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Thursday, April 12, 2012

Weekly Unemployment Initial Claims: Spring Fever Seasonal Adjustments!

Weekly Unemployment Initial Claims:  That Pesky Spring Fever Seasonal Adjustment Factor!

Thursday is weekly initial unemployment claims day.  That is, the Department of Labor Employment and Training Division publish the unemployment claims numbers from the previous week, and it updates prior weeks' unemployment claims numbers.  The pundits wail or exclaim and sometimes the stock market goes up and down depending on these weekly numbers.  Today the numbers went up.  That is, the seasonally adjusted initial claims numbers.     

Now, as usual, the DOL incorporates a seasonal adjustment or weighting factor, as more people are generally laid off during certain weeks or during certain times of the year.  This is the only way that we can get a clear idea of whether claims are going up or down over time.

The seasonal adjustments can be puzzles.

Though the seasonal adjustments are very necessary, they also present conundrums for jobs-numbers watchers such as myself.  The seasonal adjustment factors for weekly claims are more volatile than they are for the monthly numbers.  The DOL anticipates that there are certain weeks of the year in which claims will be much higher than perhaps the week before or the week after.  Seasonal adjustment factors are determined and published about a year in advance.  You can see them HERE.  Type in a year range and hit "Submit".  You can see those weekly seasonal adjustment factors lined up in the middle column of the initial claims numbers labeled "S.F".  You will notice that they range from the 70's up to the 170's.  The real "raw" unadjusted number of initial claims is divided by this seasonal adjustment factor to get the initial claims that are reported by the media. 

Adjustment factor high, claims adjusted down.  Adjustment factor low, claims adjusted up.

If the adjustment factor is over 100, the number of claims are being adjusted down, as this is traditionally a high claims week.  If the adjustment factor is below 100, the number of claims are being adjusted up, as this is traditionally a low claims week.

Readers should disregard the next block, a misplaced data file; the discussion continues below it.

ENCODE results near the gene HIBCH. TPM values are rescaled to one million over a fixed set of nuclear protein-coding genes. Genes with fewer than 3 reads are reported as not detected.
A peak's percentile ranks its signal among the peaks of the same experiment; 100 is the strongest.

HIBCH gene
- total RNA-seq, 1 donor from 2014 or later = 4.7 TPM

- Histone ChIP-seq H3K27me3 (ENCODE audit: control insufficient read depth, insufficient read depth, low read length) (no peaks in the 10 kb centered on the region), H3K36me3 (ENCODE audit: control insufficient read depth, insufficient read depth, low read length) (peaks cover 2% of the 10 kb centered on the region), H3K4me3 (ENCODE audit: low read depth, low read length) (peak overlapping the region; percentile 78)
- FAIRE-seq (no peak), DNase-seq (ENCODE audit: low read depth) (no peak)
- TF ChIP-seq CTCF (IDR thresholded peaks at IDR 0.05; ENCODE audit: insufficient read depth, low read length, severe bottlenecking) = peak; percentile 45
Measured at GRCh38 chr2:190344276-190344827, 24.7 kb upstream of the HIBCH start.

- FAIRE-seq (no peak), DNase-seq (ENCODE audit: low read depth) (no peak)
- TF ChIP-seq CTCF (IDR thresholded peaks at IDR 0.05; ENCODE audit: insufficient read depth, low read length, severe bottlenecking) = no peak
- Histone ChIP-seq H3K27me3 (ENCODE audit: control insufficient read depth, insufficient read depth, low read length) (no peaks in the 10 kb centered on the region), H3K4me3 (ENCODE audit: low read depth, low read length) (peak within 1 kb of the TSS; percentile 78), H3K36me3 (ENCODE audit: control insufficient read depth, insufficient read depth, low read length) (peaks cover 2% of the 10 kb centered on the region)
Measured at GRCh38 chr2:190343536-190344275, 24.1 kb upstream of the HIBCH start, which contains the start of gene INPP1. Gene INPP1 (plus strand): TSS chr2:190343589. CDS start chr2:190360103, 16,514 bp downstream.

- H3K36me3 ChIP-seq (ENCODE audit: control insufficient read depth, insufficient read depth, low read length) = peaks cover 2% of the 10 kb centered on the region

Now, over a year or a period of weeks, this will all work out, and we'll get a good sense as to whether or not the number of claims is going down or up.  But take any one week... and it will be hard to read anything into these numbers.  

That April anamoly.

Which brings us to the first and second weeks of April.  

Spring as a whole is a low claims season.  Companies have laid off all of their Christmas and holiday season help and are they starting to hire people for spring.  

Starting in mid-February, the adjustment factors are generally below 100 (low claims) and claims are adjusted up.  Except for the first or second week of April.  The seasonal adjustment factor jumps up above 100 during the first or second week of April, and the DOL expects an increase of about 60,000 up to 90,000 claims between either the last week of March or between the first and second weeks of April.  Warmer weather?  Easter?  Passover?  The start of baseball season?  Daffodils blooming?  The end of the first calendar quarter?  Anyway, after the second week of April, the claims start to come back down and the seasonal adjustment factor falls down below 100.